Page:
HCMC Lacks Qualified Educators

The new academic year has been moving along for three weeks now, but the Ho Chi Minh City Department of Education and Training is still busy finding educators to replace the 1,809 teachers who left their jobs last year.

A classroom in Cu Chi District, Ho Chi Minh City

Every year teachers leave the profession due to old age or health problems, but the recent increase in the number of vacancies has been attributed to the general working conditions. Many teachers feel that the job requires too much work, and they are paid too little for it.

Under the pressure of finding new educators to accommodate this year’s students, the department began a recruitment campaign in hopes of finding 3,833 new teachers; however, thus far only 2,370 candidates have met the required standards.

In a second recruitment program, the department opened its doors to candidates who had quit teaching since 2003 and even those who didn’t meet the standards of the first campaign. But even with these new measures, only 614 candidates were recruited instead of the 1,380 teachers as planned.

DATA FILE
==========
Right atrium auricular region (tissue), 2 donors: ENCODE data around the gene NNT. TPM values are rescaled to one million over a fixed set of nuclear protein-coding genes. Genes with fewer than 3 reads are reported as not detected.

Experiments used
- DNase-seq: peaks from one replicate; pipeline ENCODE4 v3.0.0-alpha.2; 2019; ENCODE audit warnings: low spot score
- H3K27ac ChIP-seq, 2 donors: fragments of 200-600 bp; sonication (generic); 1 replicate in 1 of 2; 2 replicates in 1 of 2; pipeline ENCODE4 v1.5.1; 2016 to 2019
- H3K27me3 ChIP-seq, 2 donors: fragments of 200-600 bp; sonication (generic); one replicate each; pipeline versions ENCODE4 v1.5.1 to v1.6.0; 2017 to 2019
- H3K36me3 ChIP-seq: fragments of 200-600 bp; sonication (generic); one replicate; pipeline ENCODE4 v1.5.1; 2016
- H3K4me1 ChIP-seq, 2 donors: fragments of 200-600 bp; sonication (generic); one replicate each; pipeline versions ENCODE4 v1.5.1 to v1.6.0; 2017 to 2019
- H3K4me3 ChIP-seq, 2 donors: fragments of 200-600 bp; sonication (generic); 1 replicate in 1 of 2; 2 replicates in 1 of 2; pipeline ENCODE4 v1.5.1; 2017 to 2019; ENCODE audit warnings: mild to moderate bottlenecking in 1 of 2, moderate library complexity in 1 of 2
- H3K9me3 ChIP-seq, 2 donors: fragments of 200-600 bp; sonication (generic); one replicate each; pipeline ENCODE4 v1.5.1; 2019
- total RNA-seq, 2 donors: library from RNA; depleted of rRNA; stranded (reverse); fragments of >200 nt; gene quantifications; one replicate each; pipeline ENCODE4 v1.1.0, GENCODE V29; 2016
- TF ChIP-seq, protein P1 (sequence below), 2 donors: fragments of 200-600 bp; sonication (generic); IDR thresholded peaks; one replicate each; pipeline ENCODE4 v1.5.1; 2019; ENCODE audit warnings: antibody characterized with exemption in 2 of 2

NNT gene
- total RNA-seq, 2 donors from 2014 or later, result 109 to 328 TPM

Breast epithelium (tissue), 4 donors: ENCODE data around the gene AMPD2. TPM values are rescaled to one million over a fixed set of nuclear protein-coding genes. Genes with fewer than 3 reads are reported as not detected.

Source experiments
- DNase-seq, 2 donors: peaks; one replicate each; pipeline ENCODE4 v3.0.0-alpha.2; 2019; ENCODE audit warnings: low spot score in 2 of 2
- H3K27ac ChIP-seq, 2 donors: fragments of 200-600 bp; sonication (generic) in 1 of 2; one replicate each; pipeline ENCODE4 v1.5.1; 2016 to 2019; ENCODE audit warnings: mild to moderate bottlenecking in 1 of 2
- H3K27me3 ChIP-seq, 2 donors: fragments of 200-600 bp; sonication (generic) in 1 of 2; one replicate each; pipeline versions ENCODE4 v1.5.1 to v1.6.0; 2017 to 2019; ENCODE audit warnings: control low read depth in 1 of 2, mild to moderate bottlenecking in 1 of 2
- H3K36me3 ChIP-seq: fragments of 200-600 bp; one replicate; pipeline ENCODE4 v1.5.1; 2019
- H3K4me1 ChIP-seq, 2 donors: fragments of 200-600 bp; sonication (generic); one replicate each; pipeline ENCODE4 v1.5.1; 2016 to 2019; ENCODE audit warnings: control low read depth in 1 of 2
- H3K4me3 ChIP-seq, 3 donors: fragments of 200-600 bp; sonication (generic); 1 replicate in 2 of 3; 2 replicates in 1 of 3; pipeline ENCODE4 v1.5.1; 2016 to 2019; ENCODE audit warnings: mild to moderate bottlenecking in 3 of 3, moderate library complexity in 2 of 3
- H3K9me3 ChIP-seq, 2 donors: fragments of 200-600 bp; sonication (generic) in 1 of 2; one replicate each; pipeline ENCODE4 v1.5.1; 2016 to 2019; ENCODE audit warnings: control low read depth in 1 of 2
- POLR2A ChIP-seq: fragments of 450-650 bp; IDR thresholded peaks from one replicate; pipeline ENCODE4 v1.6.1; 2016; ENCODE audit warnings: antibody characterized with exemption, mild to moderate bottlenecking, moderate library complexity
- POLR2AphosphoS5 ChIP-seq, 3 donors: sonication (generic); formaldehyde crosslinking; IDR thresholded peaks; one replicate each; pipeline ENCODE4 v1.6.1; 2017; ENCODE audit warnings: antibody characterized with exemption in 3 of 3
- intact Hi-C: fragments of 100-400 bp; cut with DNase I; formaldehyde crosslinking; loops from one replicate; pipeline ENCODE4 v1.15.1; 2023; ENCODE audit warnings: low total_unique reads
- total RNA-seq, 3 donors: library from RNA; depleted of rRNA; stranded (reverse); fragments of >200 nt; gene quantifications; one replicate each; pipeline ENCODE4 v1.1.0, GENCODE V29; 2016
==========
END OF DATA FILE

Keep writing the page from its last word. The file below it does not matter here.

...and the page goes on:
This shortage of educators is felt in most primary schools, and local high schools are in desperate need of teachers of almost all subjects (excluding English and chemistry).

According to Mr. Ho Quoc Anh, Head of the Can Gio District Department of Education, the district currently lacks 45 teachers of all core subject areas including math, chemistry, physics, biology, and English; thus, most of their current teachers are being overworked to compensate for this lack of human resources in the district’s educational sector.

Surprisingly, only a few years ago when students of the HCMC University of Pedagogy were exempted from tuition fees, the city warned that a large number of graduates from the teaching school might face unemployment.

However, things have been much different over the past three years. Dr. Ta Quang Lam, Deputy Head of HCMC University of Pedagogy said, the city is facing a serious shortage of teachers. The root of this problem lies within the imbalance between the city’s demand for teachers, and the limited number of graduates allowed through the training program.

Therefore, Dr. Lam added, the problem can only be solved when the city figures out how to accurately measure their need for teachers against the increasing number of schools and students in the city, and then creates a better plan to train and maintain educators. 

By Hong Lien – Translated by Khanh Hong

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